Your name was chosen at random from driver's license and voter registration lists.
You cannot be required to attend court for more than one day, except as necessary to complete service in a trial. You cannot be required to serve on, or report for, more than one jury trial in a two-year period. After that, whether or not you are called again depends on if your name is randomly selected.
The law makes it clear that you must be excused from your job for jury service. You cannot be fired, demoted, or disciplined in any way for performing this public duty.
Your employer faces civil and criminal penalties for violations. (Utah Code Section 78-46-21)
You will be paid $18.50 for the first day of service and $49.00 for each subsequent day of service. Some employers are willing to pay their workers at the normal rate during jury service, and the workers than turn over the jury fee to the employer. If you have to drive more than 50 miles to the courthouse, the court will pay you $1 for each four-mile increment over 50 miles, one-way.
Judges can excuse you for public necessity, extreme inconvenience, or if you are incapable of jury service. Clerks can sometimes, but not always, accommodate your schedule. Everyone is inconvenienced to some degree by jury service, but for the system to work, people from all walks of life must be willing to serve. Those who refuse to complete the juror questionnaire or refuse to appear when called to serve are subject to fines and jail time for contempt of court.
The terms for jury service vary depending on your county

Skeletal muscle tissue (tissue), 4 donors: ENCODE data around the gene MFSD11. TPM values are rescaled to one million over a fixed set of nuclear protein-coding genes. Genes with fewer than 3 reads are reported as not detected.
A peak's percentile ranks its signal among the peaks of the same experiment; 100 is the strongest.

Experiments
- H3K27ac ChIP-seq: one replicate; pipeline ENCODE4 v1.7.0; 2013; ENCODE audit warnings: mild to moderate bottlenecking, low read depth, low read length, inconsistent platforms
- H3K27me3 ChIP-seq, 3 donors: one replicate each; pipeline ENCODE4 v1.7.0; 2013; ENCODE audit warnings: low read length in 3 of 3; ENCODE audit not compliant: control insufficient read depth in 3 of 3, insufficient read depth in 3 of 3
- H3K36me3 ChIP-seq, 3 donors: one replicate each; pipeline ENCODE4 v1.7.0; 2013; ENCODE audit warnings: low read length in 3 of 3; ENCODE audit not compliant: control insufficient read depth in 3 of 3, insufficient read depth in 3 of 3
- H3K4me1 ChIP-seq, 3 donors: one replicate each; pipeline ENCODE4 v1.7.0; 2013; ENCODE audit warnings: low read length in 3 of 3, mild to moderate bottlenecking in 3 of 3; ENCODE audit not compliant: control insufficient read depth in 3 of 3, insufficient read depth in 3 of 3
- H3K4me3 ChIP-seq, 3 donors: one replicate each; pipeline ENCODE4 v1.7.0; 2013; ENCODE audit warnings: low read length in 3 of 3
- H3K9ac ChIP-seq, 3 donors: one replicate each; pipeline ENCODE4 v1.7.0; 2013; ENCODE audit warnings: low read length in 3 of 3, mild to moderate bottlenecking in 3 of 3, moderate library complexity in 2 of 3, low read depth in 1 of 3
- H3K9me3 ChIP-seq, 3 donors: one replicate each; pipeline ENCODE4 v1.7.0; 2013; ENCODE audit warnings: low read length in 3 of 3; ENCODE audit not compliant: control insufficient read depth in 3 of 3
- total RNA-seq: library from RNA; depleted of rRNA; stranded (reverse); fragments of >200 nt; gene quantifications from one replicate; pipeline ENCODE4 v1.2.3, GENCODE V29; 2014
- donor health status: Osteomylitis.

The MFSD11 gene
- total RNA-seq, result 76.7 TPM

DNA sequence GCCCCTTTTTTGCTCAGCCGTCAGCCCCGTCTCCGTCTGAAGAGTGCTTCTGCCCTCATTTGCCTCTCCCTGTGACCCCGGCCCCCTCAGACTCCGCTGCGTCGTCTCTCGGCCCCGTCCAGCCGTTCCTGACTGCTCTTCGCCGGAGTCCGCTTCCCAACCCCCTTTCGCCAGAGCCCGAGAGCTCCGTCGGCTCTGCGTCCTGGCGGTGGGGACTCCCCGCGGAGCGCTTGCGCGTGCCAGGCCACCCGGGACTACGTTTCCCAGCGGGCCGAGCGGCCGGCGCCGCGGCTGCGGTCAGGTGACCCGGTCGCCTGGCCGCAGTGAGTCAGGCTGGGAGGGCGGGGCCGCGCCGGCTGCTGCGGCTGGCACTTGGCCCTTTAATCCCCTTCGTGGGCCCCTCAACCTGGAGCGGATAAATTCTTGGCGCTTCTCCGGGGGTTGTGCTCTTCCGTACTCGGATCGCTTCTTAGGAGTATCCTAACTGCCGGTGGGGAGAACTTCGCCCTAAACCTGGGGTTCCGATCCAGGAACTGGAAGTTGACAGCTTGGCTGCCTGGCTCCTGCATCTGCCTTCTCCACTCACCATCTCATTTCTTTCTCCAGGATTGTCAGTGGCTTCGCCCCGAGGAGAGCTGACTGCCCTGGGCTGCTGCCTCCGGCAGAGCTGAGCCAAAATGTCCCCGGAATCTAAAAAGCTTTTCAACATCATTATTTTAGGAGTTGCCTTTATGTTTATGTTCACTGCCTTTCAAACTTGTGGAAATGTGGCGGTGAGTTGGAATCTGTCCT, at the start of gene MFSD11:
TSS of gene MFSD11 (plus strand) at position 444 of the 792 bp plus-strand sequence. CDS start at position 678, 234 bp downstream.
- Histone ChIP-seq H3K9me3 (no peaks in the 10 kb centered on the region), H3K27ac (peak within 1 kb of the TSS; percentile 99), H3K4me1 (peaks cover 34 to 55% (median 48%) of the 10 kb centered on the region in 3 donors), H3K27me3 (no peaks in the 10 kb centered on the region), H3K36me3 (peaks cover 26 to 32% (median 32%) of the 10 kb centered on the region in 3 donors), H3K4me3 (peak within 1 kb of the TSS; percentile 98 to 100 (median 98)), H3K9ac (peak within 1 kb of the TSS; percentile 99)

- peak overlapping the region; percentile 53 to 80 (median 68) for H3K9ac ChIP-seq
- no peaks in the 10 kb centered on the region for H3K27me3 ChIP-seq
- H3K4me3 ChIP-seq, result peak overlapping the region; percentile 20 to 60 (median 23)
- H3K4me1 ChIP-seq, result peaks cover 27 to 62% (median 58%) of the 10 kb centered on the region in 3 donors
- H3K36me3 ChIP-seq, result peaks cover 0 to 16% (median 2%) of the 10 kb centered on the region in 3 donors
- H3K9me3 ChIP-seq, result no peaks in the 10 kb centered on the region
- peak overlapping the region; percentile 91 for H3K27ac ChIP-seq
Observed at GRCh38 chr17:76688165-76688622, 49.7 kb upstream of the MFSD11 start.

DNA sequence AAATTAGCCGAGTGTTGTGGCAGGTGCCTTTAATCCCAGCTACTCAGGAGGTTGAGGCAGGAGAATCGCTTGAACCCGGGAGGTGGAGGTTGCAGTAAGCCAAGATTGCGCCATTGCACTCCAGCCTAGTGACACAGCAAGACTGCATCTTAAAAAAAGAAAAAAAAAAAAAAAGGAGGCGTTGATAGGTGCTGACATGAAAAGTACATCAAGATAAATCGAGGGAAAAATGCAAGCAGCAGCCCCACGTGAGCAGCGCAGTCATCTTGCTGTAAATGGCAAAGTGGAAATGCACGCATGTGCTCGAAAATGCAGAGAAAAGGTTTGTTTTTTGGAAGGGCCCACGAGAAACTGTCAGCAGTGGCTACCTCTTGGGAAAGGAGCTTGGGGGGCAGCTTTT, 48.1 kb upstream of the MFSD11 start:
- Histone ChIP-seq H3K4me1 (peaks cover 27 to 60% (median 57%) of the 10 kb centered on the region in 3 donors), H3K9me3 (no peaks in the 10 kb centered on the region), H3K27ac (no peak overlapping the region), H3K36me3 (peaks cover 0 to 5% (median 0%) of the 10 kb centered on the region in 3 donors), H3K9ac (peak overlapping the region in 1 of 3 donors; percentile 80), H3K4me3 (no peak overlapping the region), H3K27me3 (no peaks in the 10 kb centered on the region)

- Salt Lake County – one month
- Davis, Utah and Weber Counties- three months
- Other counties – six months
You are subject to being summoned for jury service at any time during the term, until you actually attend court. After that, you cannot be summoned again for at least two years.
Sometimes during the term, you are likely to be notified by the court that you are “on call” for jury service. The court will let you know how to keep in touch. Some courts have a call-in system, where potential jurors check in each evening to see if they will be needed at the courthouse the next day.
You need to let your employer or teachers know when you are “on call” for jury service. Do not take time off from work or school until you have actually been instructed to come to the courthouse. The court cannot issue a letter stating that you have served on a jury if you were never called.
Be sure to arrive at the courthouse on time. late comerer can hold up a trial involving scores of people. Instructions from the court will tell you where to park and where to report in the building. Please wear appropriate attire-most courts prohibit shorts or tank tops.
The court will list a number on the jury service notice that you can call for additional information. The court's web site also has a list of telephone numbers: www.utcourts.gov. Follow the links for jurors.
Once you arrive at the courthouse, you will be directed to a jury assembly room. Sometimes a case will settle out of court right before trial. For these or other reasons you might not be needed for the jury after all. When this happens, you will be dismissed for the day.
If you're assigned to a trial that is going forward, you will be escorted to the courtroom, and the selection process will begin. First, the judge will make a short statement describing the case, and identifying the parties to the case and their lawyers. During this process, the judge, and sometimes the lawyer for each side, will ask you questions, which you are required to answer truthfully. The questions are aimed at finding out if any jurors have a personal interest in the case or if there is some other reason why they could not render an impartial verdict.
In some cases, you may be asked questions about your background that may make you uncomfortable. The court does not wish to invade your privacy, but sometimes it is necessary for the court to know these facts to ensure a fair trial. If you are uncomfortable about answering questions, you can ask to discuss it privately with the judge.